making car payments, disciplining our kids. It's doing regular things but doing them in an attitude that some call mindfulness. This means being aware of what we're doing, reflecting on our thoughts. It's living with raised consciousness." I would expand on that to say that it is also changing your everyday actions when your conscience requires that you do so. Regardless of what type of personal artistic statement she uses, the Kitchen Witch's goal is to reach this level of 'mindfulness'. To reach the point where "As we live each day on earth, we become more aware each day of the ways She is present in our lives." In leading a mindful life, the Kitchen Witch becomes sensitized to the presence of the Goddess both within and without and interacts with that presence.
Becoming More 'Mindful'.
The central core of Kitchen Witchery is learning to live consiously, developing the 'mindfulness' that Dr. Ardinger and others refer to. As Wiccans, we recognize the value of using symbols within ritual to create an altered state of consiousness, but we often forget that the symbols which surround us in everyday life can be used to the same way. They can be used to help us recognize the Sacred in our everyday lives and to assist us to adopt a lifestyle where our consiousness remains open to such change on a daily basis. Understanding and, when necessary, redefining the symbols which surround us is sometimes an important key to developing a higher level of consiousness about your actions. As in ritual, symbolism in everyday life is both a process and a tool in developing the habit of living a mindful life. Becoming more mindful involves recognizing the symbols around us and creating new symbols to create change. Living in the presence of the Goddess demands that we consider our every day actions and adapt those actions to fit our personal values.
The following are simply a few examples of things to do to develop a habit of living more consciously. You may wish to explore one or two and see where they lead.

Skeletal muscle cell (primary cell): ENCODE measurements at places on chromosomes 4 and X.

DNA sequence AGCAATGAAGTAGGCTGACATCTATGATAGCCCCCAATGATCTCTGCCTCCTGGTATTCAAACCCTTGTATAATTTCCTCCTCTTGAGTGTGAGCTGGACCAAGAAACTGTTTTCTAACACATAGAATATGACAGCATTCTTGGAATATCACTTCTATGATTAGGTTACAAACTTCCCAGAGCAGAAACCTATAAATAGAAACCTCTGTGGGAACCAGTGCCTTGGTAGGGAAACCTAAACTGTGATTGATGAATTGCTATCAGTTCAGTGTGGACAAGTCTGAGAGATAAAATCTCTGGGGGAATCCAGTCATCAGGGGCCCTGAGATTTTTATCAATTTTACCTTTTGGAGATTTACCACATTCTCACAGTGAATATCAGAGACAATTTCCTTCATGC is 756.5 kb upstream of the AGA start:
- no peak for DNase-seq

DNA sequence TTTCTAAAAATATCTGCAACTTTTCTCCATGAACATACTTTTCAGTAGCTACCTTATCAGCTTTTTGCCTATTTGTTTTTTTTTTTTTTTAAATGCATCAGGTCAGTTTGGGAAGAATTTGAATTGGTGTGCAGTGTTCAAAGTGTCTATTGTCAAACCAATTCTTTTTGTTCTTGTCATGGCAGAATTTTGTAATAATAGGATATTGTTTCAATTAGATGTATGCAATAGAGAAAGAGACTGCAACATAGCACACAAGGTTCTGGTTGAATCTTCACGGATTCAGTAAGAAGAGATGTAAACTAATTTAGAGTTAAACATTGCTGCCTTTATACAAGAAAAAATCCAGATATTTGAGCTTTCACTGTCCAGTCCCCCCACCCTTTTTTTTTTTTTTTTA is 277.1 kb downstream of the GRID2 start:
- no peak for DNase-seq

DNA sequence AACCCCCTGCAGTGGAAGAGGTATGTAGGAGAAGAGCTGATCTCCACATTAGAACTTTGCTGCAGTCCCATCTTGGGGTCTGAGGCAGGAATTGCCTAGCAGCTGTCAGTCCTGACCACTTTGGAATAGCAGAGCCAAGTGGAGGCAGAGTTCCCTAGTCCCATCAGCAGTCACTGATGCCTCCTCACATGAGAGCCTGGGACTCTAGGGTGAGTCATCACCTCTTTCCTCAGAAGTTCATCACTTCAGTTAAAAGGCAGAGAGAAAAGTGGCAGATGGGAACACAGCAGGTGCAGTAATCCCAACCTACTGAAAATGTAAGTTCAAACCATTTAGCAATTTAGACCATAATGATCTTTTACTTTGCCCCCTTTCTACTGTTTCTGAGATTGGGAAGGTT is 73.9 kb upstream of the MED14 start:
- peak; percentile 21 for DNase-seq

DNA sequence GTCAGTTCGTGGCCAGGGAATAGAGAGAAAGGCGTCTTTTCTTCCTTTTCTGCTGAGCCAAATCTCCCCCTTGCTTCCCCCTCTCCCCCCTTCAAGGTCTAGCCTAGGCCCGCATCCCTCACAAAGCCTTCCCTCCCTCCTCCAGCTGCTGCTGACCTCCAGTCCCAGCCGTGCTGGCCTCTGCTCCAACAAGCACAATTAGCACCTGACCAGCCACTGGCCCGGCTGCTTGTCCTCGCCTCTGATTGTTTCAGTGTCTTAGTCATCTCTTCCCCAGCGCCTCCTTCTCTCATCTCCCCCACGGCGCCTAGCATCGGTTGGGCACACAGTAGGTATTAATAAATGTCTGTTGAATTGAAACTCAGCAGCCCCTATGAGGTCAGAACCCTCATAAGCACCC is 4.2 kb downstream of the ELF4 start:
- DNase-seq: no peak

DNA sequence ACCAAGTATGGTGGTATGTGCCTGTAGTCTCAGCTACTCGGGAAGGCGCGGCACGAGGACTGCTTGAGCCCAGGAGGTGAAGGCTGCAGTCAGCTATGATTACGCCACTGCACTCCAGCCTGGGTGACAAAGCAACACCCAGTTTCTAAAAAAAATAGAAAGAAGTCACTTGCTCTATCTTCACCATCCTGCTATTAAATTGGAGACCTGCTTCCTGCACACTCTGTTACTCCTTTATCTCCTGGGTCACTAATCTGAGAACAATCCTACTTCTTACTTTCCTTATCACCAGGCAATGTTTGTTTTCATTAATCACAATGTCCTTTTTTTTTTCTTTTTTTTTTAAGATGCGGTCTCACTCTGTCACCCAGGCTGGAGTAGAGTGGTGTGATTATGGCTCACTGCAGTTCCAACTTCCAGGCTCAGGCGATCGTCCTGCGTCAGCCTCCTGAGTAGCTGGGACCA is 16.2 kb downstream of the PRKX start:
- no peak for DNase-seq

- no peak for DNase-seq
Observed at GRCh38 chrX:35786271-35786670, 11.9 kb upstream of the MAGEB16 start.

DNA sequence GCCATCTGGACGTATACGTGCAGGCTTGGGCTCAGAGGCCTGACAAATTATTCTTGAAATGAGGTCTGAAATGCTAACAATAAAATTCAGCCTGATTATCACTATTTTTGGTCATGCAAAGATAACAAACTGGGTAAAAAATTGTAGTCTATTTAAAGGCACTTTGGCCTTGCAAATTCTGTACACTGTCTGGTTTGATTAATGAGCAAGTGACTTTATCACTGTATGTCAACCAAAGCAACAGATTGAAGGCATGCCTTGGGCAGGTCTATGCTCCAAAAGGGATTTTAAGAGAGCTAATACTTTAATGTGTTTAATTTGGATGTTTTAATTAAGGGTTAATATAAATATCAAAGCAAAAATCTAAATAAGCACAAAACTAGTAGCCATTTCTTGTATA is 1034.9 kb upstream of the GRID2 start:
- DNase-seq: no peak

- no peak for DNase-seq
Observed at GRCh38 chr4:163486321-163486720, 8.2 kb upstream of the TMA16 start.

Develop a daily ritual.
Develop a personal daily ritual which creates a conscious connection with your environment. This could be Yoga or a daily meditation or any repetative action which causes you to reflect on the divine. Even the smallest and most common actions can be used as a trigger to remind us of our connection to the web of life. Using those small actions repetatively turn the everyday action into a symbolic ritual.
In her essay, "Running with the Goddess", Arishna WolfMoon talks about making running into a daily ritual and how it has enhanced her life. Here are some more examples of small daily actions which can be made into rituals:
Take 10 minutes to go over your checkbook daily.
Think about what you spent and where and what impact it might have on the big picture.
Tuck your child in every night. Reflect on what a miracle birth and life are and take time to appreciate your child each time you do so.
Sing a chant in the shower each morning to set your mind for the day.
What other actions can you think of which can be made into daily rituals?
Go on a Sacred "Diet"
Develop a personal dietary style which reflects your values. This can be as simple as not eating meat for both dietary reasons and reasons of social conscience and as complex as becoming educated about exactly where all of your food comes from, what steps it has taken to get to you and what impact it had in getting there. For example, in the PBS special "Escape from Affluenza", describes the impact of drinking his morning cup of coffee. In addition to the fact that a portion of the cloud rainforest was destroyed to plant the coffee and migrant workers were exploited to harvest it, he recognizes what system was used to transport it to him, where it was roasted, what forms of energy were used in those processes, even where the water comes from that he uses to brew it. Go as deep as you feel is necessary to develop a higher level of consciousness about what you consume.
What, specifically, you choose to do is not the point. Becoming aware of what you eat and why you have chosen that diet is the important part. Everything you put into your body not only affects you, but also has numerous other connections, to the environment, to other economies and to other social systems. Remember with every bite what you are doing, what it represents and why you have chosen that particular dietary path. Eating consiously is also a good way to bless the food that we eat and to give thanks for it.
The old saying, 'we are what we eat" has a lot of truth to it. Become aware of what you are becoming through your daily dietary habits. Recognize the web of life connecting you and your food and honor it by consciously choosing a diet which supports your personal values and beliefs.